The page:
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A new twist in Portus saga Add to ...

Although more than four years have passed since regulators shut down notorious hedge fund Portus Alternative Asset Management Inc., officials overseeing its liquidation are continuing their hunt for money that might have been moved outside of Canada by company co-founder Boaz Manor.

The latest step by receiver KPMG Inc. is a legal motion scheduled to be heard Sept. 2 to have Mr. Manor, who lives in Toronto, declared bankrupt. It is a move that could help in the international hunt for assets, according to receiver lawyer John Finnigan.

Mr. Finnigan said a bankruptcy order is widely recognized by courts around the world and is easier to enforce abroad than a Canadian court order. It also comes with broad powers to pose questions about Mr. Manor's finances to people who might know where assets are located, he said.

"To the extent [Mr. Manor]has money or assets hidden, it enhances our ability to find them," he said.

"No one is holding their breath, but this maximizes our options."

Portus was shut down by the Ontario Securities Commission in 2005 amid concerns that the firm's money was not being invested as promised, leaving 26,000 investors worried about the fate of more than $800-million in investments.

Since then, more than $700-million has been repaid to investors, largely from notes guaranteed by French bank Société Générale SA.

The receiver is still trying to trace what happened to at least $17-million of assets that have not been located, including $9-million (U.S.) worth of diamonds that Mr. Manor took to Israel. He later said he no longer had the diamonds.

Mr. Manor moved to Israel when Portus was closed, but returned to Canada in 2007 after he was charged with multiple counts of fraud, money laundering and possession of property obtained by crime. He lives in Toronto and is free on bail awaiting trial on those charges. The trial is scheduled to begin Sept. 20, 2010.

In recent years, Ontario courts have made rulings against Mr. Manor requiring him to repay $17-million (Canadian) in missing funds, but he has not complied with the orders. One ruling last year requires Mr. Manor to repay $110,000 that was removed from Portus on the day the company was placed in receivership.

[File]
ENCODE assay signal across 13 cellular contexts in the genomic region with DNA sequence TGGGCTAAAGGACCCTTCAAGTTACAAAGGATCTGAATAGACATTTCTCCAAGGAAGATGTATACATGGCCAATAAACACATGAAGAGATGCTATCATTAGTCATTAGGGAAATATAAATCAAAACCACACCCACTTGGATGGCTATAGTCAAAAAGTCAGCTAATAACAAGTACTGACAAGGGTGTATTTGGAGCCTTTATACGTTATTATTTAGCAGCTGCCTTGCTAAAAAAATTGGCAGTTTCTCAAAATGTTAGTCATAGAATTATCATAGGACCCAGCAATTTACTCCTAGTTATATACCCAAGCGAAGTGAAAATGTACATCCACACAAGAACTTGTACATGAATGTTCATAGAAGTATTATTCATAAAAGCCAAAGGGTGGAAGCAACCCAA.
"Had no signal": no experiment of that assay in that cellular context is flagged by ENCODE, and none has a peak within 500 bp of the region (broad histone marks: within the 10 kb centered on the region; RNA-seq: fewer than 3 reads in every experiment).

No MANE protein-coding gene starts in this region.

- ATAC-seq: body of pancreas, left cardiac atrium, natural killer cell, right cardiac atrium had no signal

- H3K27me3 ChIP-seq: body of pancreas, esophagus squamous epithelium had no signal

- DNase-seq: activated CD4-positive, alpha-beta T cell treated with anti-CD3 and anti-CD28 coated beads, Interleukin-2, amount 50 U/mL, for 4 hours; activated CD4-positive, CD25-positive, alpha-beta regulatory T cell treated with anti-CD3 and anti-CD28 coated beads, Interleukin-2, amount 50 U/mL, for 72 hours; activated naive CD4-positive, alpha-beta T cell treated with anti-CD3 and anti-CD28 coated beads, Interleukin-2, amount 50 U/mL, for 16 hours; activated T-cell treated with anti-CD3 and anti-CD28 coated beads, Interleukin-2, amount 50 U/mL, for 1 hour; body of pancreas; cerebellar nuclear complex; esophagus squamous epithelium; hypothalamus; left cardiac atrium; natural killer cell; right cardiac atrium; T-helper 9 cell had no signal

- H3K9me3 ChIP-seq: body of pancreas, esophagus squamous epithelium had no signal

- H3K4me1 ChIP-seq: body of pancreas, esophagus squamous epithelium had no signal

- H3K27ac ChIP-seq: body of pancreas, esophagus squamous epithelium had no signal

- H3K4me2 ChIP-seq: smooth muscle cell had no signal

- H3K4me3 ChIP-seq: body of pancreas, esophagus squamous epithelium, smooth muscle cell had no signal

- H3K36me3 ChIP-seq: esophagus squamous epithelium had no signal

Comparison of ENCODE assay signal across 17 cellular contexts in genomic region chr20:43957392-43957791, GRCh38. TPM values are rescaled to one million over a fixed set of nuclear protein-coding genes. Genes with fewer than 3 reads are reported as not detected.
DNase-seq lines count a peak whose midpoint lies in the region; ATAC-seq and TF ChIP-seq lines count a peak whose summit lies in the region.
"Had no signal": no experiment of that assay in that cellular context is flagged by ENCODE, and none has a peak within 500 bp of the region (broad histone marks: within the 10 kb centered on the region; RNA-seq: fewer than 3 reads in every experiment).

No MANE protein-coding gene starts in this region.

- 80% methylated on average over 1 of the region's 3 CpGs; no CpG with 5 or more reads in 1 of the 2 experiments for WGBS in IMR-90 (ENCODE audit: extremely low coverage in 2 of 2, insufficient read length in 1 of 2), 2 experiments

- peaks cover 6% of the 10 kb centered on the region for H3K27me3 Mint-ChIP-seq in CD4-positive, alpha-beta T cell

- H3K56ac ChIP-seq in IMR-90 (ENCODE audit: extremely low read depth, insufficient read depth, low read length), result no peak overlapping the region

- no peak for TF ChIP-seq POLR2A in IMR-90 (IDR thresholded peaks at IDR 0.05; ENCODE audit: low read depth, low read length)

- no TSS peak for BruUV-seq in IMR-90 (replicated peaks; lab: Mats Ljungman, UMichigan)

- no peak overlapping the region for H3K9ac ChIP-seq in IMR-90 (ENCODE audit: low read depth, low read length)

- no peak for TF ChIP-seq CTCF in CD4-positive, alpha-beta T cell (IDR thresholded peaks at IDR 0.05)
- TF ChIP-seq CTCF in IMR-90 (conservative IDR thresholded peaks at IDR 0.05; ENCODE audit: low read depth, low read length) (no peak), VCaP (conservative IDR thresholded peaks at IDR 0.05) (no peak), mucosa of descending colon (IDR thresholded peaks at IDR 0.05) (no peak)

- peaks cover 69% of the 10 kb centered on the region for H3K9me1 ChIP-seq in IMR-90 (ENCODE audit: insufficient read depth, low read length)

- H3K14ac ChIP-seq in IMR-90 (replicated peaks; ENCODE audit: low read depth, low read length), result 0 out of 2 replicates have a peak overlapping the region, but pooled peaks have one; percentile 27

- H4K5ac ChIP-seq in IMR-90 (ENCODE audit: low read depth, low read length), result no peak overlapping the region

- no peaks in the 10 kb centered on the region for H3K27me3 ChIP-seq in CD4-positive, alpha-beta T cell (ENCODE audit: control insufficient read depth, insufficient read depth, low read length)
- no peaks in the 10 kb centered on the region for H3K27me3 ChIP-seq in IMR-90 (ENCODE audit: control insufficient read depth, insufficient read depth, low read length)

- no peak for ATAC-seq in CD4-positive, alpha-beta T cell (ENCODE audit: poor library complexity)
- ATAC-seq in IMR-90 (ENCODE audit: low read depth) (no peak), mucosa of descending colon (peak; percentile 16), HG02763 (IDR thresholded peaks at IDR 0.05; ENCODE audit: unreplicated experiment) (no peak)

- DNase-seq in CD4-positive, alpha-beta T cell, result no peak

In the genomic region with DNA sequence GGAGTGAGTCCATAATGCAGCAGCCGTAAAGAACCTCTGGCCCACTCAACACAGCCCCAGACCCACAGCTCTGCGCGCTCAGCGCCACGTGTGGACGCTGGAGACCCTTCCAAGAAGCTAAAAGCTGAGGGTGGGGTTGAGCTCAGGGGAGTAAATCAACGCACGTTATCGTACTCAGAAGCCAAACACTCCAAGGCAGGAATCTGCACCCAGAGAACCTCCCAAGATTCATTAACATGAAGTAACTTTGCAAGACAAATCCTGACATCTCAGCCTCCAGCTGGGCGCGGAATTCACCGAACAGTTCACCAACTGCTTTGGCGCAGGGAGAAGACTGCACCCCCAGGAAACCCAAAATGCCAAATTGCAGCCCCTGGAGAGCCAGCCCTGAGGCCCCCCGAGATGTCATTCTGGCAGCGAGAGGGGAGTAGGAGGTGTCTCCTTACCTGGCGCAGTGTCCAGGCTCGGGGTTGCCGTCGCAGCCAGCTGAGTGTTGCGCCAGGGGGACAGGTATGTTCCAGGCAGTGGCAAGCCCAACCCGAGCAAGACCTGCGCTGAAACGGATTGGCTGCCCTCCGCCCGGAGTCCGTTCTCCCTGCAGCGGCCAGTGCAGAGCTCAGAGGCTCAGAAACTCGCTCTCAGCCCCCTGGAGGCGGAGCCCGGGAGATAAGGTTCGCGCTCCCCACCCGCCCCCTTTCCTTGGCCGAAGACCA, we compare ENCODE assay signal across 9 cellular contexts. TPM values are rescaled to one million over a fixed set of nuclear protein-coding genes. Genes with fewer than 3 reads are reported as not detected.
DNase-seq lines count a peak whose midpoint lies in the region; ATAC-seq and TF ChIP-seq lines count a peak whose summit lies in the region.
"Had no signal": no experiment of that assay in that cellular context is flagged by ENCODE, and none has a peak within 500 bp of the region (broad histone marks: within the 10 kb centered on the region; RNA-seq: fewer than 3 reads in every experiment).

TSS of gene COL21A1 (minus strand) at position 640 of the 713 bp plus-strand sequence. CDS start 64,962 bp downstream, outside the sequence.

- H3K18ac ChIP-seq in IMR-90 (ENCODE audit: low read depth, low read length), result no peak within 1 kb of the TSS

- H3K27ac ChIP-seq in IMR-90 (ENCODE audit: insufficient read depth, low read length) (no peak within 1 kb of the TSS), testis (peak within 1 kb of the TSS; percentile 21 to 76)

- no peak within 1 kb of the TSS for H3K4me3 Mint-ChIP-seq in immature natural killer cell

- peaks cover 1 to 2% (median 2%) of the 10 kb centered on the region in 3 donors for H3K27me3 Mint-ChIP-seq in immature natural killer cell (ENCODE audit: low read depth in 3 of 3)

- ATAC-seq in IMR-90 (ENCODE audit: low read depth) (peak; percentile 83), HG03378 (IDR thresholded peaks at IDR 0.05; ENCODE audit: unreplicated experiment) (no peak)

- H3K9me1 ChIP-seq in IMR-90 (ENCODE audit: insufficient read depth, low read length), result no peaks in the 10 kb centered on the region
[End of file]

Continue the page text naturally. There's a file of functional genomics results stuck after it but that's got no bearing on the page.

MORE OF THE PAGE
Mr. Manor is fighting that ruling and seeking to have it struck down.

Lawyer Gerald Matlofsky, who is acting for Mr. Manor, did not return phone calls seeking comment.

According to court documents, Mr. Manor acknowledged receiving the $110,000 from Portus, but argued he was authorized to take it to finance his legal costs. He also argued that he received notice of the case only after a court order was made in default last year when he did not mount a defence.

Last month, Mr. Justice Peter Cumming of the Ontario Superior Court dismissed Mr. Manor's motion to set aside the judgment and permit a defence to be filed. The judge ruled Mr. Manor did not present adequate evidence to refute an affidavit from a process server who said he served Mr. Manor personally with the legal action in July, 2008.

The judge also ruled there was no evidence to support the claim Mr. Manor was authorized to use the money for his legal costs.

Mr. Manor has claimed he does not have the money to pay the judgments against him. According to Judge Cumming, Mr. Manor said in cross-examination that he is working for a family holding company and has an annual income of $60,000 a year, "although he refused to offer much information about his employment," the judge said.

While a declaration of bankruptcy normally relieves people of obligations to repay debts, Mr. Finnigan said there is no risk it could help Mr. Manor avoid court orders to repay funds.

"Debts based in fraud are not discharged by bankruptcy," Mr. Finnigan said.

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